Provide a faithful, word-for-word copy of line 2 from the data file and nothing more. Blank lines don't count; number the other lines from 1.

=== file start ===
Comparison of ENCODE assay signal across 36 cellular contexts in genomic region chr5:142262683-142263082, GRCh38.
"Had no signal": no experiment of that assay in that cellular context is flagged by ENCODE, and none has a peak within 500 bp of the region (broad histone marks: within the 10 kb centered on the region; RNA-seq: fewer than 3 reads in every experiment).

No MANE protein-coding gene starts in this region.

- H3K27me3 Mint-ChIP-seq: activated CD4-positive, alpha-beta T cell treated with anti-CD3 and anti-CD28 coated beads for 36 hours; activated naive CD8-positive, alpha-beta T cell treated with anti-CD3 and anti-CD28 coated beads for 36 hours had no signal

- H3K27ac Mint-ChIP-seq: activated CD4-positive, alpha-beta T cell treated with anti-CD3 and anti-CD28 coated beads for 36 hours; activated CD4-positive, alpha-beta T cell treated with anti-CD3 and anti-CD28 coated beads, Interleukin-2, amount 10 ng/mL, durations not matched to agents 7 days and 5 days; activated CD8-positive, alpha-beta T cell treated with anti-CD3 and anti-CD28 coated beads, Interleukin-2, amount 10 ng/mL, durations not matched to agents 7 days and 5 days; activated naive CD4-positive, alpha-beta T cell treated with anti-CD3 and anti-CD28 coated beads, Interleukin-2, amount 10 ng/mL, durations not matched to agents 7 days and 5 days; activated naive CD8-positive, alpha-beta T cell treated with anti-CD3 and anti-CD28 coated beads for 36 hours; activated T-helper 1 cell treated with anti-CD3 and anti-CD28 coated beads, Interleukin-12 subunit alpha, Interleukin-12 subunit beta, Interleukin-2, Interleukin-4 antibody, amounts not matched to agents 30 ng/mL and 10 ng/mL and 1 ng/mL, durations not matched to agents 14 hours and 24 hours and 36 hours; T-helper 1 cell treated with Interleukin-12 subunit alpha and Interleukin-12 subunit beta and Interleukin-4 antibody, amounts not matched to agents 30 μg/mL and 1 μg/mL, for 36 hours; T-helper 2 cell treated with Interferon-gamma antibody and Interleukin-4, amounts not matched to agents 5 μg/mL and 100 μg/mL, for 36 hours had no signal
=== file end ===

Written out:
"Had no signal": no experiment of that assay in that cellular context is flagged by ENCODE, and none has a peak within 500 bp of the region (broad histone marks: within the 10 kb centered on the region; RNA-seq: fewer than 3 reads in every experiment).